FIG. 1 illustrates apparatus suitable for the practice of the present invention when biological sludge is to be treated for use as fuel in an autogenous combustor. A sludge feed system, 1, preferably includes belt filter presses which deliver sludge to hydraulic sludge feed pumps. The sludge is regulated and transported through conduits 2 and 3 to a fluidized bed dryer and a combustor, approximately one-third of the sludge is transported to a fluidized bed dryer, 4. The dryer includes a particle bed, which is fluidized by preheated air supplied under pressure from a pump through a conduit 5, into a plenum chamber and through a constriction plate which supports the fluidized bed. The air heat next moves into a reactor freeboard space and then into a secondary heat recovery system. Air passing through the particle bed keeps the particles thereon in a state of fluid motion, presenting a large surface area for drying the wet biological sludge fed onto the bed.

The dryer receives aqueous sludge of about 25% total solids through a sonic atomizer 6 and dries it at a temperature of approximately F.

The sonic atomizer efficiently conveys and disperses the highly viscous biological sludge. Preferably, the biological sludge is conveyed through a non-restrictive channel; the nominal size for this channel will vary between 0.25 inches to 12 inches in diameter. Conveying pressure can be as little as 1 PSIG and as high as 300 PSIG.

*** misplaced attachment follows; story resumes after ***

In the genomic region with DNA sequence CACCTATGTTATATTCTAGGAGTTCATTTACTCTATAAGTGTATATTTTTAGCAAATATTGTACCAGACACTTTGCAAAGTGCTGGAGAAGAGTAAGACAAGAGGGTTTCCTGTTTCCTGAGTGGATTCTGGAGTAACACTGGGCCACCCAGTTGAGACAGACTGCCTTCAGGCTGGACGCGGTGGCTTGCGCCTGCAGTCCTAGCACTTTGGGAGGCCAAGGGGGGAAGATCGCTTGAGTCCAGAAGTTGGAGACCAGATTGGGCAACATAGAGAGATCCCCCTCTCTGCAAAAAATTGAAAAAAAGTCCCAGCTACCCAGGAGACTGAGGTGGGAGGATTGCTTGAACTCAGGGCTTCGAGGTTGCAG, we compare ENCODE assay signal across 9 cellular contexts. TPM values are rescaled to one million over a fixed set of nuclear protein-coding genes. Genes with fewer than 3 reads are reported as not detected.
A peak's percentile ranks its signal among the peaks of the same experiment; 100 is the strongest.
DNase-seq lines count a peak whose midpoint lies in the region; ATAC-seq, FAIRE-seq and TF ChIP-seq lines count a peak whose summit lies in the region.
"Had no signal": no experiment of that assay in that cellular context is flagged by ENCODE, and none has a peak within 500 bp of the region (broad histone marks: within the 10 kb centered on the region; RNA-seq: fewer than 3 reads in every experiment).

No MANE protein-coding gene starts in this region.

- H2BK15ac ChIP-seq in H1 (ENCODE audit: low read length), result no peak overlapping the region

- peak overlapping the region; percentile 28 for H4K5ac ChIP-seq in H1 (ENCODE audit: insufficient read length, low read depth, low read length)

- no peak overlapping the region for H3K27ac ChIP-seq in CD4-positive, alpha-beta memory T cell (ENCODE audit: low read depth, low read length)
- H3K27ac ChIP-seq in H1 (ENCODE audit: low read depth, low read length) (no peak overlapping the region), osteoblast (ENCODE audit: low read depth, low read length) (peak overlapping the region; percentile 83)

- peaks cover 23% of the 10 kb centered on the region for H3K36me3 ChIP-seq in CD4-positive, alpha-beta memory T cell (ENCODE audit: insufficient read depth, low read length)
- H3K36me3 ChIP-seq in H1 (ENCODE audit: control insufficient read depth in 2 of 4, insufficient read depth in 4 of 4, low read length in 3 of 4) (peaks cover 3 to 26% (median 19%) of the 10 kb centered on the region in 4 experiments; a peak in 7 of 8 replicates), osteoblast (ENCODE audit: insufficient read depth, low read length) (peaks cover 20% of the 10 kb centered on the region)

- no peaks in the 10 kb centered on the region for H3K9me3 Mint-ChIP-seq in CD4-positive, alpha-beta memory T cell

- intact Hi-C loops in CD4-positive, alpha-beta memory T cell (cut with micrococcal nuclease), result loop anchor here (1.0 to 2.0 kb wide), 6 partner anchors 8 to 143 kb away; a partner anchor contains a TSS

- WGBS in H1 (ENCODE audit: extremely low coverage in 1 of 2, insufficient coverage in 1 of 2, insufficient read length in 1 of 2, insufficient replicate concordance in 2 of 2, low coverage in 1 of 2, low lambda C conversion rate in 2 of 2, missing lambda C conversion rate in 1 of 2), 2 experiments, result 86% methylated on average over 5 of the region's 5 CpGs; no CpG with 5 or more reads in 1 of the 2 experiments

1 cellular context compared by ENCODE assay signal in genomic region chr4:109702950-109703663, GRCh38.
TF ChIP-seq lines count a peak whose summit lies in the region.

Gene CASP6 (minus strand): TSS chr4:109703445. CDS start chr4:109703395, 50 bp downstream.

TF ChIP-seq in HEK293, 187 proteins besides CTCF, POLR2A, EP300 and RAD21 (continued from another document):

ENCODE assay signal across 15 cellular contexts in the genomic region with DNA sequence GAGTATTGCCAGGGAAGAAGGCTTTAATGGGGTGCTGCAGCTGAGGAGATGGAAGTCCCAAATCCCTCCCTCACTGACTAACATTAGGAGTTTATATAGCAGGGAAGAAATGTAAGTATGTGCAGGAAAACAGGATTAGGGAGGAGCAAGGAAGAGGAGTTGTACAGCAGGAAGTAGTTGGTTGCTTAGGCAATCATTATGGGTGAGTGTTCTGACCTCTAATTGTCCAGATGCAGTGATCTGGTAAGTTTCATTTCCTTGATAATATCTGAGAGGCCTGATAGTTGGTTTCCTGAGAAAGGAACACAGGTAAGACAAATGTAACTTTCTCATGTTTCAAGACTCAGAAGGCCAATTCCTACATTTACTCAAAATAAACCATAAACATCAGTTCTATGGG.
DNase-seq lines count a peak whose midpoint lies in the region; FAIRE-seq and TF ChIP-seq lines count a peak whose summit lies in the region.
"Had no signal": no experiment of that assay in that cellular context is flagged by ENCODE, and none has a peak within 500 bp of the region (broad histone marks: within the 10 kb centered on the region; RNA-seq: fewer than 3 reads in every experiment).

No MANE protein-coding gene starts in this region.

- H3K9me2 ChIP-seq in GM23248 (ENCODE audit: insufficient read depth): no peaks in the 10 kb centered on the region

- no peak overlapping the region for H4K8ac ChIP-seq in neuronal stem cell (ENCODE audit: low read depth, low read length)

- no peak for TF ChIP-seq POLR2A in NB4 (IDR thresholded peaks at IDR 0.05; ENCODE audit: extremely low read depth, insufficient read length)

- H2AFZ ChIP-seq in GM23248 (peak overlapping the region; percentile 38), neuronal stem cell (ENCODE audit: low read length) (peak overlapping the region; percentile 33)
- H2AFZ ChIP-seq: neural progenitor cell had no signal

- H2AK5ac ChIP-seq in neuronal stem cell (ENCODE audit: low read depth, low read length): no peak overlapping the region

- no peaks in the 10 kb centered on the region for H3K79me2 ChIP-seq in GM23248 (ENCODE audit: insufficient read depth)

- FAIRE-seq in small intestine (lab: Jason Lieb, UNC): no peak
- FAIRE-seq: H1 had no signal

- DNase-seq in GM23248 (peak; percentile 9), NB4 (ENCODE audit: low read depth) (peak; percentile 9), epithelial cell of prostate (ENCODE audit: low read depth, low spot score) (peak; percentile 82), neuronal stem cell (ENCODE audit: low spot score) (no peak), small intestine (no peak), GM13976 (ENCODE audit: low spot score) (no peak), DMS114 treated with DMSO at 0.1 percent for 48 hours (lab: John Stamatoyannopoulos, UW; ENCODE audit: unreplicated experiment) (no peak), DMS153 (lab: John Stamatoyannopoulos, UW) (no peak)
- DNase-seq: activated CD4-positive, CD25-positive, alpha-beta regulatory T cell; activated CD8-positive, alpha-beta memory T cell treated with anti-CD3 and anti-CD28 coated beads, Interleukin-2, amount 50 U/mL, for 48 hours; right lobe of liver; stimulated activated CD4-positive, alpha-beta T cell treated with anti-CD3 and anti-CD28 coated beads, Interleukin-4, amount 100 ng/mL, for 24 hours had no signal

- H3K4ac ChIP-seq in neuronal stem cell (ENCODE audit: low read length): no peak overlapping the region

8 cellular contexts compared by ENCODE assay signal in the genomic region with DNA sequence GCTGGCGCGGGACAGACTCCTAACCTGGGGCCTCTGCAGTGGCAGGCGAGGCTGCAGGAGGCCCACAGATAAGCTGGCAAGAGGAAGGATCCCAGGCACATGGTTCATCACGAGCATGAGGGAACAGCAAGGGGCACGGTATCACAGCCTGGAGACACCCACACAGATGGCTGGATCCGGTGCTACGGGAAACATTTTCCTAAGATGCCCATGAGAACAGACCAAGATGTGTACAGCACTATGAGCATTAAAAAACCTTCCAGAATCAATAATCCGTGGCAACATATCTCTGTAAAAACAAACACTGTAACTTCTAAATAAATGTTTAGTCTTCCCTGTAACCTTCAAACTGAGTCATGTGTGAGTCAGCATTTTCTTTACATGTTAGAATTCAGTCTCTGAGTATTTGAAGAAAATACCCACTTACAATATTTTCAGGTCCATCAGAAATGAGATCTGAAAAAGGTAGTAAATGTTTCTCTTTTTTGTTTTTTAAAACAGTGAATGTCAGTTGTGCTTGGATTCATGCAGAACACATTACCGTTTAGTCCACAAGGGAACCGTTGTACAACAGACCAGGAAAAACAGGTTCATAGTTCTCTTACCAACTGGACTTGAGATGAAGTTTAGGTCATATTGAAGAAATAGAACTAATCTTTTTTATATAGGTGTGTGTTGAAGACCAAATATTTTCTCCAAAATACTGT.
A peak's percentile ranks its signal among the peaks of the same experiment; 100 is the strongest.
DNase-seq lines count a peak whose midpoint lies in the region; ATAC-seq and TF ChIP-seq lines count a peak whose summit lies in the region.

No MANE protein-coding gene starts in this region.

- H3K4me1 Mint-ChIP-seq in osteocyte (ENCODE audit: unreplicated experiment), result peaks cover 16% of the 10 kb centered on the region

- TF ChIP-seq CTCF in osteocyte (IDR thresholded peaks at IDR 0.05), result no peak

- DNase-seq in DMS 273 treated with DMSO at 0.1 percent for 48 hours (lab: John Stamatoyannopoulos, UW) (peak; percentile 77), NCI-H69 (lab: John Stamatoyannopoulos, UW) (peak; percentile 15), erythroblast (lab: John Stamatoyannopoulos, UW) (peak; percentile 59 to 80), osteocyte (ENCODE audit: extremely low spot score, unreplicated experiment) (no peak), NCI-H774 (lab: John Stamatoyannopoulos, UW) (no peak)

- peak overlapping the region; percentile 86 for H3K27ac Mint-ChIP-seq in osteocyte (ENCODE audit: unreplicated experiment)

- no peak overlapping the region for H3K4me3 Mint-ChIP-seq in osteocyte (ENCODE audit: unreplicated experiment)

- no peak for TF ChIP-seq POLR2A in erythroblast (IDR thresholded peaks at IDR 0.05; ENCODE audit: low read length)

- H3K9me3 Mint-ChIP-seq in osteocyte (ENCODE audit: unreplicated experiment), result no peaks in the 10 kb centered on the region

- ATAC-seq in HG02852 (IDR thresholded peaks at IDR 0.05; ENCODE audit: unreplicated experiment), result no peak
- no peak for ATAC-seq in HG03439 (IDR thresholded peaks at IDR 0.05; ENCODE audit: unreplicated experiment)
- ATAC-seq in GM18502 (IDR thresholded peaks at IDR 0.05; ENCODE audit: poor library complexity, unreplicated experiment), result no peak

A preferred sonic nozzle is shown in FIG. 2. Sludge enters a conduit 1 which is removably fitted within a conduit 2. Conduit 2 is fitted with a pressurized gas entry port 3 and a retaining lip 5. A slotted nozzle tip 4, shown in FIGS. 3A-3B is attached to conduit 1 and contacts the retaining lip of conduit 2 when assembled.

At the point of entrance into the combustion or drying cavity the viscous sludge is exposed to atomizing gases such as air or steam. These atomized gases are at or near sonic velocities and have an apparent point of convergence at or near the downstream geometric center of the sludge stream.

The high velocity of the gases in combination with sonic resonance atomize and disperse the sludge into particle sizes suitable for drying. One of ordinary skill in the art would readily ascertain how to adjust gas velocity, as well as disbursement angle in order to optimize operating performance.

The dried sludge is then transferred into a cyclone separator 7, through a conduit 8. A preferred separator is of the cyclonic type and operates to remove the particulate material from the gaseous effluent of the dryer using centrifugal force. Operating temperatures are equivalent to the dryers discharge temperature. The cyclone however, is heated and/or insulated to insure the inner cyclone shell temperatures are in excess of the dryer exit gas dew point. Preferably, heated air is supplied through air distribution tubes oriented parallel to the plane of the inner shell surfaces. Particulate material is then transported from the separator through a conduit 9.

A cyclone suitable to practice the present invention normally operates with inlet velocities from about 40 to about 100 ft/sec. and with operating differential pressures from about one to about 15 inches of water column.

The particulate dried sludge is then mixed with the remaining two-thirds of the aqueous sludge. The resulting mixture, which is capable of self-sustaining combustion, is then sonically atomized through a nozzle 10 and sprayed into a combustor 11.